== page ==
The Dodgers epically punt the NL West

Andre Ethier

Source: LA Times

When your oldest and most hated rival comes to your city for a three-game series in late August, you expect your team to understand the gravity of the situation. You do not expect to get swept in embarrassing fashion and go from being a half game up, to two and half down. Fricken’ Dodgers.

Yes Dodger faithful, it’s that time of year again. Those waning summer months where all of a sudden your greatest asset, starting pitching, comes apart at the seams and amplifies the issues that come with having an offense more anemic than Lindsay Lohan. The Dodgers won their two previous series against the Braves and Pirates by averaging six runs per game and minimizing their pitching mistakes, neither of these characteristics carried over to the Giants series.

Make no mistake, Madison Bumgarner and Cain are superb starting pitchers, but only hanging a single run on an all-of-the-sudden mediocre Tim Lincecum is inexcusable. How can a team average six runs a game for a week, and then put up six total runs in three games against their most hated rival?

Don Mattingly does a great job of engaging his players, most notably Kemp and Hanley, but there just seemed to be no fight in the Dodgers when it mattered the most these past three days. The Giants scored in the first inning all three games and the Dodgers would cooley, calmly, and with all of their Los Angeles swagger, roll over. Playoff teams do not rollover, pennant teams do not roll over, and championship teams, most certainly, do not roll over. Just ask the St. Louis Cardinals and David Freese.

September is not the time to finally decrypt your team’s identity and get motivated to take the division title. The lack of urgency during the Giants series, Kemp’s recent slump, and the fact that Joe Blanton is considered a viable starter in the rotation are massive red flags for a Dodger team entering the home stretch.

So sit back, relax, and quietly suffer as the Los Angeles Dodgers squander another great first half of the season with a lackluster encore down the stretch, I know I will.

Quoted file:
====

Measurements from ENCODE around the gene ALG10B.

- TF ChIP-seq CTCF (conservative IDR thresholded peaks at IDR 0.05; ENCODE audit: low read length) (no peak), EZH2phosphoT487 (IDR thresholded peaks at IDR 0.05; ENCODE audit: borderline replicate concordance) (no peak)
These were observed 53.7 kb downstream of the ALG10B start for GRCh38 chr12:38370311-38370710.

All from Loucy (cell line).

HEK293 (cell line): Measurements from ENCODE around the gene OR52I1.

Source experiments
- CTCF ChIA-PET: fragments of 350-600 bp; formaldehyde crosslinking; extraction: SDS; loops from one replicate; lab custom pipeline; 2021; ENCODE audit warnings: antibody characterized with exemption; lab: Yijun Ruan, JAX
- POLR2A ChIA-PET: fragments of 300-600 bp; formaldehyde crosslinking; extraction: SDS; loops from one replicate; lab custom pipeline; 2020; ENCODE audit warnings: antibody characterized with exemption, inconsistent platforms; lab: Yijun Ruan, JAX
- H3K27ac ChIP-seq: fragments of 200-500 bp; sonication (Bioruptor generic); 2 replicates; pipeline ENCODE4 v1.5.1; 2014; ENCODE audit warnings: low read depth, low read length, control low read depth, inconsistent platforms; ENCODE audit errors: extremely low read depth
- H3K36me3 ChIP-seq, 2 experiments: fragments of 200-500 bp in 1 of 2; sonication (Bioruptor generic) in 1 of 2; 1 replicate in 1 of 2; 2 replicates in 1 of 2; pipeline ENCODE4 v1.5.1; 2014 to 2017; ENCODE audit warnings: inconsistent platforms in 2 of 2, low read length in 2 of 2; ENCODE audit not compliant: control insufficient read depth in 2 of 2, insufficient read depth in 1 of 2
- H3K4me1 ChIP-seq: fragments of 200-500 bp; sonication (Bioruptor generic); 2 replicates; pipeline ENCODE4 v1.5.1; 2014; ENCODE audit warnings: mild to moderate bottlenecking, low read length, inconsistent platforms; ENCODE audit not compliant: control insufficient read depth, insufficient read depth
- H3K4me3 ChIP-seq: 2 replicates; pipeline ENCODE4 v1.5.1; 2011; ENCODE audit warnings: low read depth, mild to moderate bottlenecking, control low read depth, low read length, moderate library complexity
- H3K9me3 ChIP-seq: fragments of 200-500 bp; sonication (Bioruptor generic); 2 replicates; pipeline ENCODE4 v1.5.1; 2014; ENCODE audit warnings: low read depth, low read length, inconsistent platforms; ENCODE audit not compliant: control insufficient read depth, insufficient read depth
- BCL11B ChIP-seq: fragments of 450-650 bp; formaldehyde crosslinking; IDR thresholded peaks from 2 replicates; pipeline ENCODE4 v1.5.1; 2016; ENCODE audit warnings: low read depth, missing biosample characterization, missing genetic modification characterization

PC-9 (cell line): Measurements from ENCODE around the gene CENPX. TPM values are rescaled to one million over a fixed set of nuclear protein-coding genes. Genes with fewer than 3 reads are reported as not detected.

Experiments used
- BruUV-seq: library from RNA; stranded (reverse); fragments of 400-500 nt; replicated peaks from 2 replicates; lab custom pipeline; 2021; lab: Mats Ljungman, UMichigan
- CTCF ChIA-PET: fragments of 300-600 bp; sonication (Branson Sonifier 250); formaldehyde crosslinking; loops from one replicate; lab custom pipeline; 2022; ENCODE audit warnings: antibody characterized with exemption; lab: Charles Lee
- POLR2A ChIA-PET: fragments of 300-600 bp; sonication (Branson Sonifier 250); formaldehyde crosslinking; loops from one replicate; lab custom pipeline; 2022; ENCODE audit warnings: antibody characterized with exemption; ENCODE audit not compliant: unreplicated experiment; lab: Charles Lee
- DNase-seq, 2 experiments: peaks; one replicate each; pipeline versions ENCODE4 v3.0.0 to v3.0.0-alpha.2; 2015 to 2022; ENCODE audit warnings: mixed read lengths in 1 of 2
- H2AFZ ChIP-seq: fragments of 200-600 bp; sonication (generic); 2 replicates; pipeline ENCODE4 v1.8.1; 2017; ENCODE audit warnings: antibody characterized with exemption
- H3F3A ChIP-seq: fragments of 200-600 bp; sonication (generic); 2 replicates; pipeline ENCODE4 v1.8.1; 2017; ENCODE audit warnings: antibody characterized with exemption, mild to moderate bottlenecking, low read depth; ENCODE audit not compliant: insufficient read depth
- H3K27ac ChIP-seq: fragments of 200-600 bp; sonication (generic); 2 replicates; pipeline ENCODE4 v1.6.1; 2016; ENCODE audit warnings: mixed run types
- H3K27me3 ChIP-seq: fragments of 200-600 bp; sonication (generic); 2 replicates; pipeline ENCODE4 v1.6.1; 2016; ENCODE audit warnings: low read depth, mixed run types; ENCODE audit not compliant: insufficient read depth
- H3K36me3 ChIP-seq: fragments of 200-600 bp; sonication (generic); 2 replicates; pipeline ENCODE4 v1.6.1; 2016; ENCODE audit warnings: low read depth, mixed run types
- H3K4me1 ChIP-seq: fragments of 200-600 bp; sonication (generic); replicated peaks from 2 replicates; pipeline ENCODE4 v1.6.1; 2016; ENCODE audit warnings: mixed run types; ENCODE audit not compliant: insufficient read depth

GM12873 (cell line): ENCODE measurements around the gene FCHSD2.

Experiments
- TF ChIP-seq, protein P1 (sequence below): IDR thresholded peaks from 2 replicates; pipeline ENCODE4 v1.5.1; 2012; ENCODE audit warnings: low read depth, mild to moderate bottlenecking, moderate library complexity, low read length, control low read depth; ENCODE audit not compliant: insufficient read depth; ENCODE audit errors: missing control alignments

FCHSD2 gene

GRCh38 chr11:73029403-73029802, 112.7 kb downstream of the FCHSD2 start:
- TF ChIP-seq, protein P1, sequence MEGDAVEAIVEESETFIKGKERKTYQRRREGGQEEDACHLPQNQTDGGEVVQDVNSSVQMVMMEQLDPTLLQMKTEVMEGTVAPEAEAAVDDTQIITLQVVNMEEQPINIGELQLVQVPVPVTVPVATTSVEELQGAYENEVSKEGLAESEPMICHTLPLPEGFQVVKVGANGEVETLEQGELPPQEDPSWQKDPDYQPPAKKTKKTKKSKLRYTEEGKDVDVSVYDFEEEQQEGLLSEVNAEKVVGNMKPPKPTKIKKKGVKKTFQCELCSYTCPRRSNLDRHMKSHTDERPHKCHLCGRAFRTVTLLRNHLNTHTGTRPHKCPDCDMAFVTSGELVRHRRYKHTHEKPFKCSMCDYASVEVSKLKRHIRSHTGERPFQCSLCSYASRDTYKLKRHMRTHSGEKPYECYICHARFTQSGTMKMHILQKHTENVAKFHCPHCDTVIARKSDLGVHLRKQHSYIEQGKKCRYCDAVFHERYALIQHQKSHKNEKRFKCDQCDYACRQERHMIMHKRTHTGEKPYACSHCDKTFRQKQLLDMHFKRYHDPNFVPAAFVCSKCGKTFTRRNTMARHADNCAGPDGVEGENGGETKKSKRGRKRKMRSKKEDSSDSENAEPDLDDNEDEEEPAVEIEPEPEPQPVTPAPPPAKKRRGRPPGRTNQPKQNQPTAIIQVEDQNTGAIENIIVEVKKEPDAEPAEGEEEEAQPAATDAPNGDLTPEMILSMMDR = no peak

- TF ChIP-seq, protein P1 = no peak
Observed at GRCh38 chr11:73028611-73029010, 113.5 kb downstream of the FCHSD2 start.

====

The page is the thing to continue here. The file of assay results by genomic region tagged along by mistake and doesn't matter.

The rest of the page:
Dodgers will make playoffs without question, if….

The Los Angeles Dodgers continued their torrid start with a sweep of the talented Washington Nationals on Sunday and are tied only with the Texas Rangers for the best record in the majors (16-6).

Hot starts in Chavez Ravine are not uncommon. The Los Angeles Dodger teams of the last decade have posted some of the best Aprils and Mays in franchise history, only to succumb to reality down the stretch. Strong pitching and suspect hitting have always been the Dodgers calling card.

Between the twenty-one championship-less seasons of 1990-2011, the Dodgers have finished in the major’s top ten for team earned run average (ERA) a staggering nineteen times while in the same period finishing in top ten for team runs scored in the major’s only twice.

The 2012 season has begun with the Dodgers once again in the top ten for team ERA (8th) and outside the top ten for the majors in runs scored (16th). This season will be different, if the Dodgers can keep their run productivity towards the middle of the pack, their elite pitching will carry them to a playoff berth without question. Outfielder Matt Kemp has been on fire and last year he proved that he could carry a sub-par offense to success. If highly regarding team president Stan Kasten and general manager Ned Coletti can concoct a midseason trade for another bat to add to Andre Ethier and Matt Kemp, look for Los Angeles to make a run at the championship.

With the McCourt era still fresh in their minds, Dodger fans have quickly been reminded that the Blue Crew does indeed have playoff talent that has now been backed with the financial stability of a responsible ownership group. The Dodgers success has returned, and its fans with it.